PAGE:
Summer 2003

ValleyNet in Vermont: A Model Recycling Partnership
by Ronald Boehm and John Fay

In 2002, two organizations pulled together to provide their community with a single event for handling all unwanted used computer equipment.ValleyNet, a not-for-profit, community network and ISP in Norwich, VT that serves eastern Vermont and western New Hampshire, and the Greater Upper Valley Solid Waste Management District (GUVSWD) of North Hartland, VT. Once again, in April 2003 these two non-profit organizations got together to host their annual Swap Meet and Recycling Event.

For several years, ValleyNet had offered an annual sale-and-swap community event where used computer equipment could be bought and sold. At the same time, GUVSWD organized events where old computer equipment could be accepted for recycling. The partnership drew upon the experience and assets of each organization:

  • The Community Network (CN) used free web site advertising to get the word out to community members and to targeted population of computer users.
  • The CN secured access to a good-size program room (1600 sq. ft.) in a local museum with parking, whereas the GUVSWD has no such facility.
  • The CN’s “techies” (computer hardware/software experts) determined approximate value of equipment, if any, and whether it had any resale potential.
  • The Waste District supplied knowledge of the recycling channels available, the level of service provided by each, the costs of each, and whether they were environmentally and socially responsible companies.
  • The Waste District contracted with the chosen recycler and handled logistics.
  • Proceeds from the sale of used computers were used to offset the cost of recycling, keeping the recycling fee charged to minimal levels.
  • The entire event helped the organizations achieve their primary missions.
  • The easy, full-service event created significant good-will and exposure for both the CN and the Waste District.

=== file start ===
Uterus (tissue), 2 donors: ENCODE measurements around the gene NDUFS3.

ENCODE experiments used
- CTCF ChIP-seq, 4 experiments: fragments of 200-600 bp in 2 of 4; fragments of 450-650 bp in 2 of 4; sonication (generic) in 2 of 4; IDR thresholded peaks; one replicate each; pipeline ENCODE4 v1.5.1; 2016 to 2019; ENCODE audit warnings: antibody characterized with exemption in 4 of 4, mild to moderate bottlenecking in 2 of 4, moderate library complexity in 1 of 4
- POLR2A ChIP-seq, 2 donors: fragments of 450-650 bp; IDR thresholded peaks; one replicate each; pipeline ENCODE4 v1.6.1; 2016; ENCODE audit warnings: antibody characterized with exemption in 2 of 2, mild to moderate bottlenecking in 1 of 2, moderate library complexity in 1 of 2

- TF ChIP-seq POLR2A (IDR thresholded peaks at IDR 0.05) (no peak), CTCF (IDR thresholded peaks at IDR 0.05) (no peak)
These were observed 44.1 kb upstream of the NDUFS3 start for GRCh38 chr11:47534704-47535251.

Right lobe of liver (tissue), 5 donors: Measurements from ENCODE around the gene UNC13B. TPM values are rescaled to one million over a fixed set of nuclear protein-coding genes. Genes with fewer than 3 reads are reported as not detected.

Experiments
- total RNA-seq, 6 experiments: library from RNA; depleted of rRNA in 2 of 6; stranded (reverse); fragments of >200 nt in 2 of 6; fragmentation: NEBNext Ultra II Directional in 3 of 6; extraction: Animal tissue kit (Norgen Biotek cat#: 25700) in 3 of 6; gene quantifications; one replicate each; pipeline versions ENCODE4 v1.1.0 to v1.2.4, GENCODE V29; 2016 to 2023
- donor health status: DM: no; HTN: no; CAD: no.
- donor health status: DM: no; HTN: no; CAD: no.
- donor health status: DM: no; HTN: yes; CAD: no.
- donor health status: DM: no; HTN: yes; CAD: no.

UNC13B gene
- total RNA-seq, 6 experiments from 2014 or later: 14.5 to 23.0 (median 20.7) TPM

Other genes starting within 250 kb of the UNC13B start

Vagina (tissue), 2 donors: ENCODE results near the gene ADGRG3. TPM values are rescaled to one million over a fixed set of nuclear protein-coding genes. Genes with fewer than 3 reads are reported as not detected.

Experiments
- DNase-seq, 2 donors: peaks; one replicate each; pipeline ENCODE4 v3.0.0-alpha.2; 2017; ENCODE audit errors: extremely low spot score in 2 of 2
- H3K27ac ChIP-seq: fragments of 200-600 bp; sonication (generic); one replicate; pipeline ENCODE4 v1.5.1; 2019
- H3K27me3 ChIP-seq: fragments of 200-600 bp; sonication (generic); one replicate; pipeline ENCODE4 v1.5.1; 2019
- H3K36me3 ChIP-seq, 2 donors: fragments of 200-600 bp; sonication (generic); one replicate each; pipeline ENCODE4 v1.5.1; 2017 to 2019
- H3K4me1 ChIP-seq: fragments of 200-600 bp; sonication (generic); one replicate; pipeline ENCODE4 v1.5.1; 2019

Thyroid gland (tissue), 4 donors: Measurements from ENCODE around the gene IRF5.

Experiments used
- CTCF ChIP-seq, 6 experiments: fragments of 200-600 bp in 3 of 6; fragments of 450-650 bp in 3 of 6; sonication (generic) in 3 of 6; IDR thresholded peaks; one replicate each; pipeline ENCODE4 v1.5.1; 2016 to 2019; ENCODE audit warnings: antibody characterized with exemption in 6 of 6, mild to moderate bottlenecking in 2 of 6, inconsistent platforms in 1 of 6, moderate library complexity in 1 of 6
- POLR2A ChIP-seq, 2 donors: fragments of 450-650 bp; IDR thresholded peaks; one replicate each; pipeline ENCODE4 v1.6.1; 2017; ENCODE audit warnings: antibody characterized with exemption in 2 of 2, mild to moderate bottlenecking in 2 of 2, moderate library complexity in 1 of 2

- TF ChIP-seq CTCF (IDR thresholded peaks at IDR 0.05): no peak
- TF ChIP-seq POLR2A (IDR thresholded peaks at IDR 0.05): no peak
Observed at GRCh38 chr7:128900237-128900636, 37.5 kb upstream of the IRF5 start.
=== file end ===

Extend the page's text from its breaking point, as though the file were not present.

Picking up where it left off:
How It Worked

The event was spread over two days. The opportunity for bringing computers in was on a Friday, and the sale of used equipment was on Saturday. Recycling was available both days.


  • Close to $2,100 was spent on local newspaper advertising.
  • Public service announcements were run on local cable access and on local market radio stations (another benefit of having a nonprofit participate).
  • Free event calendars were contacted for postings.
  • We wrote a letter to the editor of the local newspaper, and it was published 10 days before the event.
  • Posters were printed and displayed at local food stores, libraries, and other venues.
  • Emails were sent to all 7,000 subscribers of ValleyNet reminding them of the event. The first email was sent 14 days before the event and the follow-up was sent three days before the event.
  • Local ISPs were also contacted, and they promoted the event on their web sites.

Day One

All day, computers were accepted both for sale and for recycling. Residents and organizations including schools, municipalities, and corporations with equipment to get rid of pulled up to our check-in location. There, our techies determined if the computer was saleable or not. (In Spring 2003, systems had to have a CD-ROM drive and a Pentium running Windows 98 or better. For Macs, we required a PowerPC-level processor to be considered saleable. This relatively high standard was required because even though the community is based in rural New England, there is high computer sophistication among residents.)

If a computer was deemed appropriate for resale, the owner decided to donate it to the event or to sell it on consignment. (This choice was possible because the CN is a 501(c)3 charitable corporation, and many donors could take advantage of the tax implications.) Selling donated computers increased our cash reserves for subsidizing the recycling, plus additional proceeds were allocated for a scholarship fund. If the computers were sold on a consignment basis, then 75% of the sale price was returned to the original owner.